The ACA has its aim to make high quality health care available and accessible to all. Therefore, determining the most effective, efficient and cost-effective care is essential. Developing and refining methods to make CER truly credible and capable of influencing clinical practice and health policy is of the utmost importance. We need to accumulate a sizable and robust research portfolio of studies to demonstrate that CER can deliver and improve the quality and efficiency of medical care. We should not underestimate the challenge that this represents or lose track of this important dimension as we proceed over the next few years.

Why is outcomes research integral to the ACA?

The goal of the ACA is to enhance access to quality medical care for all Americans. For this to become a reality, we must find ways to inform the practice of medicine with practical information about which interventions work best in medical care, and thereby to use our resources most effectively to enhance the health of our patients. This is the purpose of patient-centered outcomes research, the words that form the name of this institute. Also envisioned in the ACA are changes to the ways we insure and finance medical care that shift the incentives generally toward these same goals. However, unless we, as physicians and patients, have the information to make optimal decisions, the financial incentives alone will not assure the results we all want. Outcomes and comparative effectiveness research are essential to advance the goals of the ACA. I can't see any way that our country would be able to proceed along this path without some way of encouraging and enhancing this type of research. I also think that, by doing so, we are reestablishing our lead in the world in the quality and delivery of medical care.

How do you see the panel contributing going forward?

The Institute of Medicine and Department of Health and Human Services have already released priority lists of general topics for CER. The new panels established by PCORI will play a significant role in advising which specific CER projects should be encouraged and funded. Of course, we all think that as long as studies include health-related outcomes that CER will be useful and have importance to patients. But really understanding patients' concerns and the elements of care that are critical to them and to their physicians, and how these can be incorporated into priority setting for research funding, is new territory. I anticipate that the panel will give the inclusion of the patient perspective and the likelihood that research will influence clinical decisions significant emphasis in its work and that the priorities it develops will thereby break new ground and be of real importance for medical research, writ large, going forward.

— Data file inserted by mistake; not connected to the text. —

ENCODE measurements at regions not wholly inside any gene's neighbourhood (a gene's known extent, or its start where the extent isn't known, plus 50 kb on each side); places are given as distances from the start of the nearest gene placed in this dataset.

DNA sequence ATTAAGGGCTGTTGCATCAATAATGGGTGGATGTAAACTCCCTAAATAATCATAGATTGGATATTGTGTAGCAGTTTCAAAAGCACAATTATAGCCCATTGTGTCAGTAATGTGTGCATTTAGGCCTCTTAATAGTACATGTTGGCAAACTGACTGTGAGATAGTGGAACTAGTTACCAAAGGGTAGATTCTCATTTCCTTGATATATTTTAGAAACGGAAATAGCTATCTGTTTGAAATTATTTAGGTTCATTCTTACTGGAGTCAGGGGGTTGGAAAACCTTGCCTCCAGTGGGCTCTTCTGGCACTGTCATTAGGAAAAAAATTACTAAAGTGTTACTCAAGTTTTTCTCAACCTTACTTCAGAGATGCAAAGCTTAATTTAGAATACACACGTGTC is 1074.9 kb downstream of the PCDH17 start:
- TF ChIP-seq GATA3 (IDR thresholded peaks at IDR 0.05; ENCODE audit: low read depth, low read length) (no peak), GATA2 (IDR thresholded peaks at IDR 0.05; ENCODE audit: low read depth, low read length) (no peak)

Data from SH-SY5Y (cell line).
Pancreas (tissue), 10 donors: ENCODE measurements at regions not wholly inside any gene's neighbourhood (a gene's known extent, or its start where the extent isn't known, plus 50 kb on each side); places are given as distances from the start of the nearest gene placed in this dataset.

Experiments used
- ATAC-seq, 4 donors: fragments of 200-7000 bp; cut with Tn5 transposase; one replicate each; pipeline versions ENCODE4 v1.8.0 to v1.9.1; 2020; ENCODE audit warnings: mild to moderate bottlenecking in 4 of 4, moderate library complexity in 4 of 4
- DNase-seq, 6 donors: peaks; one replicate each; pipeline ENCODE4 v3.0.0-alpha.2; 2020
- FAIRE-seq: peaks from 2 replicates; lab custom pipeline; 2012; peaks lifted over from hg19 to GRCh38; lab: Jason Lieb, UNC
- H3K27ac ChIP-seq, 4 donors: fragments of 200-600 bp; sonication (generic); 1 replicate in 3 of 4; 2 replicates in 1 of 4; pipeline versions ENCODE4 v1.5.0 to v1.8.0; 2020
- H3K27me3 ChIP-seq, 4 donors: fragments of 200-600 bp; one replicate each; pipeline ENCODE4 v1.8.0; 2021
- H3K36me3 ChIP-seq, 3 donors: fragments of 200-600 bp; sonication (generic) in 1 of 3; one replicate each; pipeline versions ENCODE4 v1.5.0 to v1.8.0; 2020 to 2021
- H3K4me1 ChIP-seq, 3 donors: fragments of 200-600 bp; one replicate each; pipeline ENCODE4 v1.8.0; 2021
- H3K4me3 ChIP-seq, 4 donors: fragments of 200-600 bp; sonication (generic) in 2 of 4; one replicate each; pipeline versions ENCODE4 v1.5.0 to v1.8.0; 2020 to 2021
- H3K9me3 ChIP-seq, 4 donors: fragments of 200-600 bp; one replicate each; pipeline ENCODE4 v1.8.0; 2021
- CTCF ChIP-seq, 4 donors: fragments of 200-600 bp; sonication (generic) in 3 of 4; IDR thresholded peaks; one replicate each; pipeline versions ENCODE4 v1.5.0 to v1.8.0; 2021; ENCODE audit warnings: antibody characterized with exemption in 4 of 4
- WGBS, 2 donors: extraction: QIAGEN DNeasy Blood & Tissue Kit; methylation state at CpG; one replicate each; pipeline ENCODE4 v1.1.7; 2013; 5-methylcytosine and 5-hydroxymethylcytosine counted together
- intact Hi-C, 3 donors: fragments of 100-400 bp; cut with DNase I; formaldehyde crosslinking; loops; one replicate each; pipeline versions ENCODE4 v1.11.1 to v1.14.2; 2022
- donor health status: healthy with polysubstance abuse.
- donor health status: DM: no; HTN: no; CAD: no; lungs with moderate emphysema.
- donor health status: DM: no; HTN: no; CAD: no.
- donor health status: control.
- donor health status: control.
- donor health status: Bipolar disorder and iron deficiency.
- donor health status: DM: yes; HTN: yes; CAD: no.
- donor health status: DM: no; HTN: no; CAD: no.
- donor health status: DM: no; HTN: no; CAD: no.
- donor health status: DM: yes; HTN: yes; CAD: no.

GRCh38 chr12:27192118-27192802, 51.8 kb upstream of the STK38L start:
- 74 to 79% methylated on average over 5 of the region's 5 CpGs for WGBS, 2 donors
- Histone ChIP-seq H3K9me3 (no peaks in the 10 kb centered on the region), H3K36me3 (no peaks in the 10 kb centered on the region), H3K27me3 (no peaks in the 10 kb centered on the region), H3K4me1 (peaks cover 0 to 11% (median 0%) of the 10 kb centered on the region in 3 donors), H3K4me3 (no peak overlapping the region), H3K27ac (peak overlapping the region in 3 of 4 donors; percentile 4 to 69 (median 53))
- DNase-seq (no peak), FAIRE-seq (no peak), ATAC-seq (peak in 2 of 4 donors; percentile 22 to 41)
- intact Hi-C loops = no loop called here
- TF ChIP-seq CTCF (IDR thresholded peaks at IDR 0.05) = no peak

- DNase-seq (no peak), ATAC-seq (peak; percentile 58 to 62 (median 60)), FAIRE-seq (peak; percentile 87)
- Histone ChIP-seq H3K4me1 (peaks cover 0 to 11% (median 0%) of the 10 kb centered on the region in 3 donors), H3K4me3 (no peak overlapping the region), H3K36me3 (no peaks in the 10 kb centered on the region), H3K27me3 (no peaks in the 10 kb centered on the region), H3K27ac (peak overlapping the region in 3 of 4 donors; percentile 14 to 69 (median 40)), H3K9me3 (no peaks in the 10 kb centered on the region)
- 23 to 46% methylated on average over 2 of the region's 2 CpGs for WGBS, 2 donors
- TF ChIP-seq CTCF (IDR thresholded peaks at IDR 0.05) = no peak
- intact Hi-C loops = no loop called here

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Doctors Call For Evidence-Based Appropriateness Criteria for Elective Procedures


In New England Journal of Medicine, Weill Cornell Researchers Advocate the Development and Implementation of Criteria for Elective Procedures, with Joint Replacement Surgery as an Example

NEW YORK (Dec. 26, 2012) — Many of the most common inpatient surgeries in the United States are performed electively. These surgeries are expected to significantly increase with the enactment of the Affordable Care Act. In a new perspectives article, published in the Dec. 27 edition of The New England Journal of Medicine, a team of Weill Cornell Medical College researchers are recommending the nation's health care leaders and medical community join forces to establish evidence-based appropriateness criteria to determine which patients are most in need of elective procedures, such as joint replacement surgery, to slow the projected surge in demand and rising costs. Currently, there are no appropriateness criteria for most of the common elective procedures.

Total joint replacement surgeries — such as hip and knee replacements — are among the most common inpatient surgeries in the United States and are used as a prime example of elective surgeries that could benefit from implementing appropriateness criteria. Patients requesting joint replacement surgery vary from those disabled by their joint arthritis to those who do so to maintain an active lifestyle without pain. Total joint replacement surgeries are expected to quadruple over the next two decades in the United States, contributing to the rise in health care costs and increasing the risk of medical complications.